The Garden Journal - July, September, October

Wow, August and September slipped away so fast! My favorite months of the whole year, but I was working too much and barely had time to look at the garden. This wasn't the best year for our garden - less than 3 inches of rain since January, and temperatures consistently over 90 degrees (although we had fewer days over 100). And after our first rain of the year, we were so excited we turned the drip system off, and forgot to turn it back on for a week. I'm amazed everything didn't actually die.

These photos are from July 27, and there's another set below from September 22, but I didn't have time to write about them then. We got just a few strawberries from the plant in a pot on the porch in July, but it hasn't done much since.

One of the coolest bugs I've ever seen! I think the pattern on its back looks like a printed circuit board. I spent an hour searching Google to figure out what it was - a Calligrapha beetle.

It laid these pretty pink eggs, which hatched into amazingly cute fuzzy larvae, then finally became these gorgeous beetles! It really only chewed on the hollyhocks, which can probably handle it - they are tough as nails.

The potatoes bloomed, which means the new potatoes are ready.  They will continue to grow bigger until the plant dies in the fall. These are volunteers from last year's sowing of Yellow Finns. Next year we'll have to plant potatoes in a sunnier spot, because the tubers never grew very big. I never thought to grow potatoes before, because they're so cheap in the store, but it turns out there are tons of cool varieties, and the difference in flavor is so amazing that it's really worth it!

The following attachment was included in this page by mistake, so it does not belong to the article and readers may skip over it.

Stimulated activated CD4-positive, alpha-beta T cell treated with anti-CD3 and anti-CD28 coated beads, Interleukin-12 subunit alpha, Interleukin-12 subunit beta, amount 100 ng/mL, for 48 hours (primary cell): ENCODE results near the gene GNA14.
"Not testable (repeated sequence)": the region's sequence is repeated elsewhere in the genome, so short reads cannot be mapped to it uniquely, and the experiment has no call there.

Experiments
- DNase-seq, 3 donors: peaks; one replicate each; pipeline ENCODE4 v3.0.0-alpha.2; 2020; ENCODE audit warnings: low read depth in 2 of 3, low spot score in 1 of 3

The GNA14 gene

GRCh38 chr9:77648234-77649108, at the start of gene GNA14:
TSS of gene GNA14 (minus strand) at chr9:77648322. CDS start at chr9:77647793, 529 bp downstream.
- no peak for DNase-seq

The first tomato to ripen after the Sungolds was this cute little Stupice. It has continued to produce pretty well since July, but I can't say the flavor is spectacular.

The mystery squash grows bigger and its stripes get darker. It turned out to be a kabocha (Japanese pumpkin) - hooray!

The sunflowers volunteer year after year, seeds from a red variety we planted years ago. The lavender is blooming, and there's a little brown praying mantis on one stalk in the back in this photo.

 Aloysius likes to watch from the window.

A tiny watermelon and a tiny cantaloupe. The canteloupe got ripe, then split and rotted before I noticed it in August. The watermelon grew to about volleyball-size and we ate it in September.

September 22 - The cabbages I planted in April are finally starting to head up, but I don't have much hope for them - too many aphids and cabbage loopers.

The artichokes completely died back in August and September - we thought they were dead, but after the rains cooled the weather down a bit, they suddenly sprouted up again!

 I planted some broccoli and cabbage starts at the beginning of September and they are doing pretty well.

The Hopi squash grew absolutely huge - probably 20 feet in either direction. It climbed up the cholla and grew a pumpkin so heavy it took the cholla down! Then it went up the bean trellises and took those down too. We're still waiting for the stems to turn corky, which is how you tell a winter squash is ripe.

We got just one or two apples from the Cort Pendu Plat, none from the Arkansas Black. The deep freeze last winter must have killed the blossoms, just like on the plum tree. Let's hope we don't have another one of those this winter!

And finally, the sad story of the tomatoes. We were so excited to get all that alpaca poop, and we mixed lots of it into the tomato beds... which turned out to be way too much nitrogen for them, so they grew big and green, but didn't set much fruit. What fruit they did set, took forever to ripen. The marigolds sure look great though, don't they? We finally got a few ripe tomatoes off each plant this week, and now that it's mid-October it's too late set any more fruit. Sigh! Live and learn.


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